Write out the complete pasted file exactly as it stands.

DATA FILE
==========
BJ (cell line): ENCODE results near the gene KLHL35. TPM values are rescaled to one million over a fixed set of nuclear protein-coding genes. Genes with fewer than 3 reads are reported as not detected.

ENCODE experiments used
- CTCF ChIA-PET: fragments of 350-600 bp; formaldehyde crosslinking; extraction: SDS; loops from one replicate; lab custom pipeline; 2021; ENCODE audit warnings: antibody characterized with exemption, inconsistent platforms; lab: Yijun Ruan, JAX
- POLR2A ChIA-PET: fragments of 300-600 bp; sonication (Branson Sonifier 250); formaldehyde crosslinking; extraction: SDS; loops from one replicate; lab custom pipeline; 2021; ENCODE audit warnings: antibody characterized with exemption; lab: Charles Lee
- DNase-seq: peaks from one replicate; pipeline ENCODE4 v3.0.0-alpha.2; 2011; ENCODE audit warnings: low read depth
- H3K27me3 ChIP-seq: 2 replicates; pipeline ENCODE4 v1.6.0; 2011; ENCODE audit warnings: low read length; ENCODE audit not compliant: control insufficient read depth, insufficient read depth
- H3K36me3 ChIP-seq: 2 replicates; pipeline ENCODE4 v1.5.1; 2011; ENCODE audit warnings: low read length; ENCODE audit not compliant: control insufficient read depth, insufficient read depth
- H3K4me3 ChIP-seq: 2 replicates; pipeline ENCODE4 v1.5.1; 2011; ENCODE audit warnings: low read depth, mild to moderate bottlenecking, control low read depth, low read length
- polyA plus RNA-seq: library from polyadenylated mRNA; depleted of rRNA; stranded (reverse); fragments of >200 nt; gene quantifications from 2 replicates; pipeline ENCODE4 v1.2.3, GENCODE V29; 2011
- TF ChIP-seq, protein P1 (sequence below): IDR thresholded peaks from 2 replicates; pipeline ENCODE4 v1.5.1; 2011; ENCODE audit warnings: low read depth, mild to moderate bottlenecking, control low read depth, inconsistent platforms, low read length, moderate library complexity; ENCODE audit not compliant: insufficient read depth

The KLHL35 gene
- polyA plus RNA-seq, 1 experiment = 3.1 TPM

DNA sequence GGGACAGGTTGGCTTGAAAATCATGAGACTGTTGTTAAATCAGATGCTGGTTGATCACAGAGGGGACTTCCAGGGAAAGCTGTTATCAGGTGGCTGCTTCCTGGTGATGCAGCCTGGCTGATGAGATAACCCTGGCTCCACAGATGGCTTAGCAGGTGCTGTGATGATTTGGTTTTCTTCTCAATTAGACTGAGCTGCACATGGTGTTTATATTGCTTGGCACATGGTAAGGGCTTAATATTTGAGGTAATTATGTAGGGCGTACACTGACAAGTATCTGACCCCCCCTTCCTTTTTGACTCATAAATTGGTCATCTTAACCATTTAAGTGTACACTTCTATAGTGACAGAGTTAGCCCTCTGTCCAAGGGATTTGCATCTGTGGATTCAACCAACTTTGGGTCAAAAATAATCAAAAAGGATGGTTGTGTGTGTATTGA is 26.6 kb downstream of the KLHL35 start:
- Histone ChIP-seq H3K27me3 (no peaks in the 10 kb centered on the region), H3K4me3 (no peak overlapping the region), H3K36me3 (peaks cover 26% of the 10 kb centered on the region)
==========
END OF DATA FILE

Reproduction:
BJ (cell line): ENCODE results near the gene KLHL35. TPM values are rescaled to one million over a fixed set of nuclear protein-coding genes. Genes with fewer than 3 reads are reported as not detected.

ENCODE experiments used
- CTCF ChIA-PET: fragments of 350-600 bp; formaldehyde crosslinking; extraction: SDS; loops from one replicate; lab custom pipeline; 2021; ENCODE audit warnings: antibody characterized with exemption, inconsistent platforms; lab: Yijun Ruan, JAX
- POLR2A ChIA-PET: fragments of 300-600 bp; sonication (Branson Sonifier 250); formaldehyde crosslinking; extraction: SDS; loops from one replicate; lab custom pipeline; 2021; ENCODE audit warnings: antibody characterized with exemption; lab: Charles Lee
- DNase-seq: peaks from one replicate; pipeline ENCODE4 v3.0.0-alpha.2; 2011; ENCODE audit warnings: low read depth
- H3K27me3 ChIP-seq: 2 replicates; pipeline ENCODE4 v1.6.0; 2011; ENCODE audit warnings: low read length; ENCODE audit not compliant: control insufficient read depth, insufficient read depth
- H3K36me3 ChIP-seq: 2 replicates; pipeline ENCODE4 v1.5.1; 2011; ENCODE audit warnings: low read length; ENCODE audit not compliant: control insufficient read depth, insufficient read depth
- H3K4me3 ChIP-seq: 2 replicates; pipeline ENCODE4 v1.5.1; 2011; ENCODE audit warnings: low read depth, mild to moderate bottlenecking, control low read depth, low read length
- polyA plus RNA-seq: library from polyadenylated mRNA; depleted of rRNA; stranded (reverse); fragments of >200 nt; gene quantifications from 2 replicates; pipeline ENCODE4 v1.2.3, GENCODE V29; 2011
- TF ChIP-seq, protein P1 (sequence below): IDR thresholded peaks from 2 replicates; pipeline ENCODE4 v1.5.1; 2011; ENCODE audit warnings: low read depth, mild to moderate bottlenecking, control low read depth, inconsistent platforms, low read length, moderate library complexity; ENCODE audit not compliant: insufficient read depth

The KLHL35 gene
- polyA plus RNA-seq, 1 experiment = 3.1 TPM

DNA sequence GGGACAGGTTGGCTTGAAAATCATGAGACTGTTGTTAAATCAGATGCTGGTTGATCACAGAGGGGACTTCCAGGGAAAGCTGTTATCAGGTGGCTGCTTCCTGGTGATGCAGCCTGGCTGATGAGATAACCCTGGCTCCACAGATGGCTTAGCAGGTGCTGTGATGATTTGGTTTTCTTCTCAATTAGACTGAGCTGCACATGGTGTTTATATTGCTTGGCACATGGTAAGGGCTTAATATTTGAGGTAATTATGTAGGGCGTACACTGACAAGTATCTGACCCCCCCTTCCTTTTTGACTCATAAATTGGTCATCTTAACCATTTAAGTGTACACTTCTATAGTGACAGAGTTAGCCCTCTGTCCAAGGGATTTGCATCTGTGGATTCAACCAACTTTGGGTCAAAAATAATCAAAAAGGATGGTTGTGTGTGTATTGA is 26.6 kb downstream of the KLHL35 start:
- Histone ChIP-seq H3K27me3 (no peaks in the 10 kb centered on the region), H3K4me3 (no peak overlapping the region), H3K36me3 (peaks cover 26% of the 10 kb centered on the region)